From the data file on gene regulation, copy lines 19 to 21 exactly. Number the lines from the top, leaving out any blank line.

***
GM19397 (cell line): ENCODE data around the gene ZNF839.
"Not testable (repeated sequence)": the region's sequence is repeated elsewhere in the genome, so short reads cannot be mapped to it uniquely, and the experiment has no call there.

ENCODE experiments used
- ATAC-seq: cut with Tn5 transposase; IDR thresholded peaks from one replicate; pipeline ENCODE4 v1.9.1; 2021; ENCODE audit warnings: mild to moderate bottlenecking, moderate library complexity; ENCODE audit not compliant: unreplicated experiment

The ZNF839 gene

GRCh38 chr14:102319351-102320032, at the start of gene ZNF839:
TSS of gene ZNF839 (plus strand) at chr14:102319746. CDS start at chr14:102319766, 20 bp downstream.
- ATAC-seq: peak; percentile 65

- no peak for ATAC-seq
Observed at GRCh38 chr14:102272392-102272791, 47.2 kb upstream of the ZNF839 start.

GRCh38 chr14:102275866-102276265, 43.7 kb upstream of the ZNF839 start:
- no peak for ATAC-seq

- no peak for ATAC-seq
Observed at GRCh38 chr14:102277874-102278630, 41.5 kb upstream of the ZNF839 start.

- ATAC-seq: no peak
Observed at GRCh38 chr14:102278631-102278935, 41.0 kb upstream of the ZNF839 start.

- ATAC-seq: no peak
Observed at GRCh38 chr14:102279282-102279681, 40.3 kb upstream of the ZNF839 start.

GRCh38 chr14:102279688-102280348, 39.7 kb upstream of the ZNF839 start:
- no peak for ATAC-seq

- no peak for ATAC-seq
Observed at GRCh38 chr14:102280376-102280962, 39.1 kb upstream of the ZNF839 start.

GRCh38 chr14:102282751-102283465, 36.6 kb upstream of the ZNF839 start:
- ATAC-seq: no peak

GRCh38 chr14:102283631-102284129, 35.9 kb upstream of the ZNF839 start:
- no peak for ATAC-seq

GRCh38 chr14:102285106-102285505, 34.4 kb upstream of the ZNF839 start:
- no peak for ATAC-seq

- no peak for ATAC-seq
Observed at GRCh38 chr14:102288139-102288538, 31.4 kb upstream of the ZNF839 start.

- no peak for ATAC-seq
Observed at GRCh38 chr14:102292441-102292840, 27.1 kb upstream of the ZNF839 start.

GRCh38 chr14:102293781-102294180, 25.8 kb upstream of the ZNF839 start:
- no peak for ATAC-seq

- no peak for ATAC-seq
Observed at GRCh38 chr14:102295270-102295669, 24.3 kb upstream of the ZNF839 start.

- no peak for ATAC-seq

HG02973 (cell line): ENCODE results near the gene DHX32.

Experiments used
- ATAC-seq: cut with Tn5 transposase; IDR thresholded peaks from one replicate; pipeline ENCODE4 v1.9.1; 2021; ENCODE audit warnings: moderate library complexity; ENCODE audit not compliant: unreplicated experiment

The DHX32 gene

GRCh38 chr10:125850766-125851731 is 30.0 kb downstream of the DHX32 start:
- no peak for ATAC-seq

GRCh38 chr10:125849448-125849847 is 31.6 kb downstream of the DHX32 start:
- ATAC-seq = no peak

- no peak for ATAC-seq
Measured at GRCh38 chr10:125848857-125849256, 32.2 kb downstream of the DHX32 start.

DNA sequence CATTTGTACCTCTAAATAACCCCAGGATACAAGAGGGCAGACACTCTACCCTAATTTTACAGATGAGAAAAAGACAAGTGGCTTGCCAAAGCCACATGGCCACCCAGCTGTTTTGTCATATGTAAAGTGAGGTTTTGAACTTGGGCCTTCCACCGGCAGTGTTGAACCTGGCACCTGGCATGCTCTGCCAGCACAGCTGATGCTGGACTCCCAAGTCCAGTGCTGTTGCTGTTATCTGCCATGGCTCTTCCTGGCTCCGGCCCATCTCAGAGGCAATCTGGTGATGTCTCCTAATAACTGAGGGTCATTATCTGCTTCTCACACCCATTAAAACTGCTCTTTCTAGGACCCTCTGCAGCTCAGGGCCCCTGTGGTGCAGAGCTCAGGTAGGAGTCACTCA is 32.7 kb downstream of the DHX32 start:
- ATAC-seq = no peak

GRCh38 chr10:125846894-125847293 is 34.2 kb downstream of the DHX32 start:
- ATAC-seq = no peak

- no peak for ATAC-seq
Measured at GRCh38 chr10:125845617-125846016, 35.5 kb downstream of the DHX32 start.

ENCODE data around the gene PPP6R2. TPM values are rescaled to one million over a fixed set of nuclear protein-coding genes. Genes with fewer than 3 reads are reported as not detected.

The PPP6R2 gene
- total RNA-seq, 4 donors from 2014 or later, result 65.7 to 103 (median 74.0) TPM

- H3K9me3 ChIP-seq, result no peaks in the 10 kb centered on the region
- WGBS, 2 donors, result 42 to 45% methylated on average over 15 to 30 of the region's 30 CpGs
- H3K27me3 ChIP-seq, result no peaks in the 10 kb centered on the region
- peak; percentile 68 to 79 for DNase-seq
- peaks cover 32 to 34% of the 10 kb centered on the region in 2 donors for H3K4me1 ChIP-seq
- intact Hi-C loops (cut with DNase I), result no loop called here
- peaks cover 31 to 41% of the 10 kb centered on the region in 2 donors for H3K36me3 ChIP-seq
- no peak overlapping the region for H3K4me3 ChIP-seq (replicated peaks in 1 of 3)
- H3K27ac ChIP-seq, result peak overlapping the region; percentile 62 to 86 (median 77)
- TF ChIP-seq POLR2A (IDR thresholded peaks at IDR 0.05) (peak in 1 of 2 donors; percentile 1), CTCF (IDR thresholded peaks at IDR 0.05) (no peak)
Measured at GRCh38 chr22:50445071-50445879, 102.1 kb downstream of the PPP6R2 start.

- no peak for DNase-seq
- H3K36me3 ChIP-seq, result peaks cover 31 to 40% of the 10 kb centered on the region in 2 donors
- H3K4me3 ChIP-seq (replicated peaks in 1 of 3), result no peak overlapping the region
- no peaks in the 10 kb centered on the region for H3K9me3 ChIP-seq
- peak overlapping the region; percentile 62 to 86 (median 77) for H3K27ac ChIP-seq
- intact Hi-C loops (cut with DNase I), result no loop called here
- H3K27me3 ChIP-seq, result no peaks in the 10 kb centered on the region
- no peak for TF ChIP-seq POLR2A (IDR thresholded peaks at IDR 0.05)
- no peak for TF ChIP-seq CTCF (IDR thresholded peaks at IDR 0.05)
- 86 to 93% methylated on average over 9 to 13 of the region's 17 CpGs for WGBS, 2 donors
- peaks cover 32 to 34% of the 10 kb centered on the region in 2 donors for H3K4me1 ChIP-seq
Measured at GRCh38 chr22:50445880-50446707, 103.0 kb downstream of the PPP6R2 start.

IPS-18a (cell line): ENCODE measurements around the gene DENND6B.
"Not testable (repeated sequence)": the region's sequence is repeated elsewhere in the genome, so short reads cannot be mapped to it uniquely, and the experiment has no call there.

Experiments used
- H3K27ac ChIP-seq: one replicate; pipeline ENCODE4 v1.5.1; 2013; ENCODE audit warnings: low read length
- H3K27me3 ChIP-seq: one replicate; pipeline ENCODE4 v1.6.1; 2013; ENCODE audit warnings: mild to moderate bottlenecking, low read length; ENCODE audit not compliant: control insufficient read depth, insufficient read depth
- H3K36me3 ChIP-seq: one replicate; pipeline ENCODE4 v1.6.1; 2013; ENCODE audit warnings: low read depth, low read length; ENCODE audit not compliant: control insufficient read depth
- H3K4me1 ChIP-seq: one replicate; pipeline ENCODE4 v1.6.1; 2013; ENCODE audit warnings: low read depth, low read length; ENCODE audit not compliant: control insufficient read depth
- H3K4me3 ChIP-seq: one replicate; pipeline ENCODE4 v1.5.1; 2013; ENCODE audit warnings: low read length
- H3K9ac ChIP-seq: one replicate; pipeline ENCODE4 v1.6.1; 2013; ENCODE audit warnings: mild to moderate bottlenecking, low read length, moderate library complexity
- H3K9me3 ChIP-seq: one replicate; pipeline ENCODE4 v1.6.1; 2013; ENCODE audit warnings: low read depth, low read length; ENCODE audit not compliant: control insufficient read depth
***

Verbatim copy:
GRCh38 chr14:102279688-102280348, 39.7 kb upstream of the ZNF839 start:
- no peak for ATAC-seq

- no peak for ATAC-seq